Rita Thornton’s father had definite ambitions for her and her five sisters: They would become doctors. "You kids are black and ugly. You gotta be able to look after yourselves. And for that you gotta be smart," he told them often, according to Rita’s sister, Yvonne.

Rita graduated from Monmouth College (now Monmouth University) in Monmouth, New Jersey, in 1973 with a double major in chemistry and biology. After 2 years at medical school, however, she quit; medicine was not her calling. So she worked as a chemist, chaired a secondary school’s science department, and then spent 17 years at New Jersey’s Department of Environmental Protection (DEP) in Trenton, rising to become section chief for the Division of Solid and Hazardous Waste. She even earned a law degree. But it wasn’t until 2006 that she fulfilled her father’s wish--not with an M.D., but a Ph.D.

Her doctoral research in environmental science brought education and cleaner air to underprivileged preschoolers, but her success carries a message for all students: that age, race, and disability need not be barriers to higher education.

Father’s dream

During Thornton’s childhood in the 1950s in Fort Monmouth, New Jersey, her father, Donald, worked two jobs to support his family. Her mother, Itasker, left college after 3 years and cleaned houses. After a bank manager refused Donald’s mortgage application based on race, he built his family’s house as money afforded, 10 to 20 concrete blocks at a time.

The Thornton sisters followed their father’s advice. Four went into medicine. Yvonne--whose 1993 memoir, The Ditchdigger’s Daughters, was made into a TV movie--is an obstetrician-gynecologist. Linda is an oral surgeon, Betty a nurse. Jeanette is a psychiatrist; she and Rita, the youngest, self-published their version of the family’s story, A Suitcase Full of Dreams, in 1996. Donna, the oldest sister and the only one without a degree in science, was a court stenographer. She died of lupus, an autoimmune disease that also afflicts Rita.

Looking after herself

In 1993, while working full time at the DEP, Rita Thornton completed a degree in environmental law from Seton Hall University in South Orange, New Jersey, in 4 years. "The department has always been very supportive of any advanced education that I have sought," says Thornton. "But my bosses were still amazed that I was able to pull it off."

Seven years later, Thornton’s boss handed her a flyer advertising a new doctoral program in environmental science offered by the New Jersey Institute of Technology (NJIT) in Newark. The chance to combine policy and science intrigued her.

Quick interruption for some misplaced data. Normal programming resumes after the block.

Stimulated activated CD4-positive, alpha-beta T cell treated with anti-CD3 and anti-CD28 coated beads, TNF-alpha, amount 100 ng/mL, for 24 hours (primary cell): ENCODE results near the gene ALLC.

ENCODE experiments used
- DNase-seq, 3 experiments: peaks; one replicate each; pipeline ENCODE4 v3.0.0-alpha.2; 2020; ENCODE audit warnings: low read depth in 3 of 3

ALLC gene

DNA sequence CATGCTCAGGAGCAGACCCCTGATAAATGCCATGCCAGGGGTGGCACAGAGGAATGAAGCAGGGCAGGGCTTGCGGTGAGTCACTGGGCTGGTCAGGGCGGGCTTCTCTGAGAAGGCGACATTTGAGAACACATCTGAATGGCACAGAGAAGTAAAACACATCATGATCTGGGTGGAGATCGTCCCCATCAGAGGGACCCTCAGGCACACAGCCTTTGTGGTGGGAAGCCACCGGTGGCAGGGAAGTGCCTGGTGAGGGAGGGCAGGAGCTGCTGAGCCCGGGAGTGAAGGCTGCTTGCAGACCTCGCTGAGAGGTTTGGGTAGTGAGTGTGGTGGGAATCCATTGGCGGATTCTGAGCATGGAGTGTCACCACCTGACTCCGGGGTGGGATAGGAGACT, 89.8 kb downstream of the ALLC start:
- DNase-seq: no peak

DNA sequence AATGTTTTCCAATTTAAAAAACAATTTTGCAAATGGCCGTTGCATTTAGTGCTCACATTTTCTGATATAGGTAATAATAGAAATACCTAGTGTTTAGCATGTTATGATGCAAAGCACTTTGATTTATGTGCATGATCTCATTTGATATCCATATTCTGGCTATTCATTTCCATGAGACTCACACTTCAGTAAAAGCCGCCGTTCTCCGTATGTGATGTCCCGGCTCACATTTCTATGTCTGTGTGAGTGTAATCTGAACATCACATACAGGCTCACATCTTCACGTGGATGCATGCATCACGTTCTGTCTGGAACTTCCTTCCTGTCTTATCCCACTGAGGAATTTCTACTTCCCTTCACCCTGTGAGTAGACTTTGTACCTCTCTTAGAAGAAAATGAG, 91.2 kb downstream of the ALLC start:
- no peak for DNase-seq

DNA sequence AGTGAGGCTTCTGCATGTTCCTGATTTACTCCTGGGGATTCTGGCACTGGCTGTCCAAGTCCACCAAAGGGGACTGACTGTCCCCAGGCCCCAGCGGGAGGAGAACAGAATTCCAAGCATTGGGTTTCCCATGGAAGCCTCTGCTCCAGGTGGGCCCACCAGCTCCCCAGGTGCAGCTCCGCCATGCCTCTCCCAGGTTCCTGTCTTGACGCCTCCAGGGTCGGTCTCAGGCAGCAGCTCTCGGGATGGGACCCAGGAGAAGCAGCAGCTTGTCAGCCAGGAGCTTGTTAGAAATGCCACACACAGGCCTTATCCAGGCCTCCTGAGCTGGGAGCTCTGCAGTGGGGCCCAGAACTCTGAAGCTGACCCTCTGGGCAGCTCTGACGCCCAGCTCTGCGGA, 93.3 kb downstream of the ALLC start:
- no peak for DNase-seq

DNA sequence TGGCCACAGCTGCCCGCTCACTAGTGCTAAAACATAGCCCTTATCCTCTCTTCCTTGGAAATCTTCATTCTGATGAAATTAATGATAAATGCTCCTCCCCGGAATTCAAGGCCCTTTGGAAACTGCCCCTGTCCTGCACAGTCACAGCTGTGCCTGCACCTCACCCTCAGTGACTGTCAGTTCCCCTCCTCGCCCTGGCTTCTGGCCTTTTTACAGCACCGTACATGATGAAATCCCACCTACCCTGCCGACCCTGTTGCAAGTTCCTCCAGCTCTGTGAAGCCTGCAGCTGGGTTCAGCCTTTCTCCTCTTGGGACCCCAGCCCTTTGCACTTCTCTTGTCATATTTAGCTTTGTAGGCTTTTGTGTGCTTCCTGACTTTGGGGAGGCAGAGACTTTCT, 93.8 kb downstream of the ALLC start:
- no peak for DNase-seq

NJIT’s Collaborative Doctorate program, which allows professionals to earn a part-time Ph.D. while employed full time, was a good fit. A scholarship from the Alliances for Graduate Education and the Professoriate (AGEP)--a National Science Foundation-funded program for underrepresented minorities--enabled her to take on the doctorate while still paying off student loans from law school.

Integrating science and community

Thornton also saw an opportunity to resurrect a pet project. As the DEP’s first Environmental Justice Administrator, she discovered that Newark’s poor African-American and Hispanic preschool children experienced higher incidents of asthma than those in most other New Jersey urban centers. Neither the children nor their parents made the connection between the environment--in this case, the one inside their schools--and the preschoolers’ health problems, she says.

"Once I got accepted at NJIT, I decided to make it part of my doctoral dissertation," she says.

The approach was unusual, says Daniel Watts, the director of the York Center for Environmental Engineering and Science at NJIT, who became Thornton’s adviser. Thornton came with a very broad project that did not emerge from ongoing research at the university. "It changes the dynamics," Watts says. But she was determined to do her project her way. She had no intention of following a traditional "publish or perish" academic route where "most researchers don’t ever come out of the lab and interact with the community," she says.

So she stated her case to her doctoral committee early on. "I explained what I wanted to do. I warned that it would be different from what they were used to. Then I asked if they could help me. And they all agreed," she says. Then, according to Thornton, it started to unravel.


Rita Thornton at the New Jersey Institute of Technology commencement ceremonies.

Conflicting perspectives

Not only was Thornton the first African-American woman to earn a doctorate at NJIT in environmental science, she was twice the age of her peers and disabled (by lupus). She is convinced that her race, age, and disability prompted NJIT faculty to doubt her abilities and throw obstacles into her path.

Watts wasn’t aware of this, he says. "I never heard those issues mentioned, let alone discussed."